James Brown (vocals, keyboards; born May 5, 1933, died December 25, 2006) had more honorifics attached to his name than any other performer in music history. He was variously tagged “Soul Brother Number One,” “the Godfather of Soul,” “the Hardest Working Man in Show Business,” “Mr. Dynamite,” and even “the Original Disco Man.” This much is certain: what became known as soul music in the 1960s, funk music in the 1970s, and rap music in the 1980s is directly attributable to James Brown. His transformation of gospel fervor into the taut, explosive intensity of rhythm & blues, combined with precision choreography and dynamic showmanship, served to define the directions black music would take from the release of his first R&B hit ("Please Please Please") in 1956 to the present day.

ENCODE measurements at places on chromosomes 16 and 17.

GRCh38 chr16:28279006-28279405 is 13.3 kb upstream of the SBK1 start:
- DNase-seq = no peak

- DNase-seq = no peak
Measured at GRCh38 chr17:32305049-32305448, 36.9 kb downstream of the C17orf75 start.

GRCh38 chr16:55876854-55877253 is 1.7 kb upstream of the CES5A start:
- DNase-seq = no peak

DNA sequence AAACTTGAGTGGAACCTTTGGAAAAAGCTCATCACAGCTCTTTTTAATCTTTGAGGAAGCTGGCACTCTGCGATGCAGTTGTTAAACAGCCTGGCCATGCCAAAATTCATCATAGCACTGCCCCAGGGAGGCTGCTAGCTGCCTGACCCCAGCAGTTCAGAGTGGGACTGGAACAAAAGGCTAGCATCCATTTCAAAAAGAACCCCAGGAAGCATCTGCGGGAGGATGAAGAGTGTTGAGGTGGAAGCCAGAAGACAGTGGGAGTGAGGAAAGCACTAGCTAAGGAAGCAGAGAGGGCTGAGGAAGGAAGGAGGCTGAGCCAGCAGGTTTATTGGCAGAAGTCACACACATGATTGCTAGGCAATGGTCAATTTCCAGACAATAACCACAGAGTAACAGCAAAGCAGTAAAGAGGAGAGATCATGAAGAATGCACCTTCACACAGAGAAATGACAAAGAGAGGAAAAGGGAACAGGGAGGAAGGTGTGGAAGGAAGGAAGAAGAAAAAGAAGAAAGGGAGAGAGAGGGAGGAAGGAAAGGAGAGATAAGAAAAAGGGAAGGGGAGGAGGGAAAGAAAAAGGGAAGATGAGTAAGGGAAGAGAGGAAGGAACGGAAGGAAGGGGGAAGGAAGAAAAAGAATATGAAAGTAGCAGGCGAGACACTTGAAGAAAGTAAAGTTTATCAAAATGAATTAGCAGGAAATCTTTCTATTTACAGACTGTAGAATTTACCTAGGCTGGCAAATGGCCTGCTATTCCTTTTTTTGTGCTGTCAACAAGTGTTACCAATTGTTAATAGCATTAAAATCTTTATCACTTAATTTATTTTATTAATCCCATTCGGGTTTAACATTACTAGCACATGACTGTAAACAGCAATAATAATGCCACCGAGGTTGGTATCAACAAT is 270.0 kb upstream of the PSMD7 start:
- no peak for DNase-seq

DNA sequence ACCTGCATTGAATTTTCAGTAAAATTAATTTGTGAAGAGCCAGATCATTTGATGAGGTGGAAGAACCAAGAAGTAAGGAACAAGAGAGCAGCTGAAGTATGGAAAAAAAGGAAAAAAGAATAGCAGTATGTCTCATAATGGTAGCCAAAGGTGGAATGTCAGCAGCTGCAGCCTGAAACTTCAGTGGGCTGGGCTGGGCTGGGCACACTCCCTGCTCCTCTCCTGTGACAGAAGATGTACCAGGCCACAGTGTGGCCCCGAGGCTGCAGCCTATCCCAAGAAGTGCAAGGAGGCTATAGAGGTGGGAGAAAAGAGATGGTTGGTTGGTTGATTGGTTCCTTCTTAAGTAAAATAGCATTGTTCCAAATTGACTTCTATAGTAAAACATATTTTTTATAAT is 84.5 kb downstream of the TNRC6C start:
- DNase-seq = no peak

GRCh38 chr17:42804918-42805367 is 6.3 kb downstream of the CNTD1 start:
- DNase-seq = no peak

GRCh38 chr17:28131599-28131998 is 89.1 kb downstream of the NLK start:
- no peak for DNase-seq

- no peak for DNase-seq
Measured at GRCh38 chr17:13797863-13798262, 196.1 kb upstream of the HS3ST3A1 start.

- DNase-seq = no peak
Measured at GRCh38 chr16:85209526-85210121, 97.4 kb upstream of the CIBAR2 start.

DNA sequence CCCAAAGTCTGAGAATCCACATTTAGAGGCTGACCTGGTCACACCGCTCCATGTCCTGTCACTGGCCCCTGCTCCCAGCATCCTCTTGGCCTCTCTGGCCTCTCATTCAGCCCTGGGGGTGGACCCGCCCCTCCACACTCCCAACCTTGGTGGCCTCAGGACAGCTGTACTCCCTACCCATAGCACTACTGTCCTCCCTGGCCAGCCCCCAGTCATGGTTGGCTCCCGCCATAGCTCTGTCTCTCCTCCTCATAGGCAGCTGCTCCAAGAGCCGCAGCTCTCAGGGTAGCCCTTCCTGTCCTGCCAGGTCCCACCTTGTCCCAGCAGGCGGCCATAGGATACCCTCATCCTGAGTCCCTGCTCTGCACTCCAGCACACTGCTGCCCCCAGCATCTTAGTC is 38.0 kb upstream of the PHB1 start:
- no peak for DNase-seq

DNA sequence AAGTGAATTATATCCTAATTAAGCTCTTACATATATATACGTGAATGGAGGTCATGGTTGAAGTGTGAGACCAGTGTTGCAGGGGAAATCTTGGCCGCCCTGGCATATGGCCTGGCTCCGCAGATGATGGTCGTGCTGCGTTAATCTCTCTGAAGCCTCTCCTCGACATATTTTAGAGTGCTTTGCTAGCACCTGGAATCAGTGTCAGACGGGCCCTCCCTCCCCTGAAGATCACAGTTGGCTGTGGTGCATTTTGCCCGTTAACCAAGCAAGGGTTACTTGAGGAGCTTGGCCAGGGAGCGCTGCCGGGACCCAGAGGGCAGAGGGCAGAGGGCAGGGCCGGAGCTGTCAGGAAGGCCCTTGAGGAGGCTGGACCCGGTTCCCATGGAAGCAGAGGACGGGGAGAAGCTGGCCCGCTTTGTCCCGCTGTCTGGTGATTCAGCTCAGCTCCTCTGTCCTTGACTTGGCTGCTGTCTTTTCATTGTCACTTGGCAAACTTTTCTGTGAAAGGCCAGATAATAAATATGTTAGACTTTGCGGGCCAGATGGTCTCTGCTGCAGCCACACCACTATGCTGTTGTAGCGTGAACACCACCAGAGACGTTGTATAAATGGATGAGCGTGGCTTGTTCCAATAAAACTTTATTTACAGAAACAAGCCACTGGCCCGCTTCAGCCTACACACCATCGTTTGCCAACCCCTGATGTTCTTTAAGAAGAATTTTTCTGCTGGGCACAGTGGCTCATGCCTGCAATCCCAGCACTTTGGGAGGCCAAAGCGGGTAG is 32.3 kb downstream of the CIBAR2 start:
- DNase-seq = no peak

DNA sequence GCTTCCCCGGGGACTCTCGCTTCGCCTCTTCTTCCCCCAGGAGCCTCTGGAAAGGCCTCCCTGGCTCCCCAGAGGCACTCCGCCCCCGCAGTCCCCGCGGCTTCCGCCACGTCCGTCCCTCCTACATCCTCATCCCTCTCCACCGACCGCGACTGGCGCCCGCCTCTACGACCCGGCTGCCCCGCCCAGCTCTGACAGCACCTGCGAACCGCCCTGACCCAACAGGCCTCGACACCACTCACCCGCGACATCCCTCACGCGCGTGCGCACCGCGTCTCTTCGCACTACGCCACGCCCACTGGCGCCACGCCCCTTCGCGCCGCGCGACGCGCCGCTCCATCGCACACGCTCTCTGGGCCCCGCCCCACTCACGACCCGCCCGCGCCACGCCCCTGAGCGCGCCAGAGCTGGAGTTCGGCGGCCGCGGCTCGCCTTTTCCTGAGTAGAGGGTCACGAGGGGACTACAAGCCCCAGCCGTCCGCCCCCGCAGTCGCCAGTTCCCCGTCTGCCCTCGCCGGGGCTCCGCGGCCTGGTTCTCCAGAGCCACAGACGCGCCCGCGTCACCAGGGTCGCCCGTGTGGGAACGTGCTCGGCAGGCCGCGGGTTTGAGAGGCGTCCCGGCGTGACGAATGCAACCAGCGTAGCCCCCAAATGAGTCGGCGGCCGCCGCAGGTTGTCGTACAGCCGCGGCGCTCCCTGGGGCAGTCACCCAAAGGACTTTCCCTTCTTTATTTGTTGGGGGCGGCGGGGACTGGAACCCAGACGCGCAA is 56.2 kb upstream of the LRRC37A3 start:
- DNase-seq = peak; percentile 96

Soul Survivor - The James Brown Story
James Brown - I Feel Good (Legends of Rock 'n' Roll)
Author RJ Smith talks to Rock Book Show about his new biography of James Brown The One: The Life and Music of James Brown. Here, they talk about Brown and Little Richard, Brown's hair pact with Al Sharpton, and what Brown's legacy will be.
R.J. Smith is a former senior editor at Los Angeles Magazine and a music journalist who's written for the Village Voice and Spin. For his latest project, he took on the task of profiling the Godfather of Soul, James Brown. Smith's extensive biography, called The One: The Life and Music of James Brown follows the musician from his childhood, raised in a whorehouse, wearing burlap sack underwear, to stardom, and then to reinvention. Download or listen here
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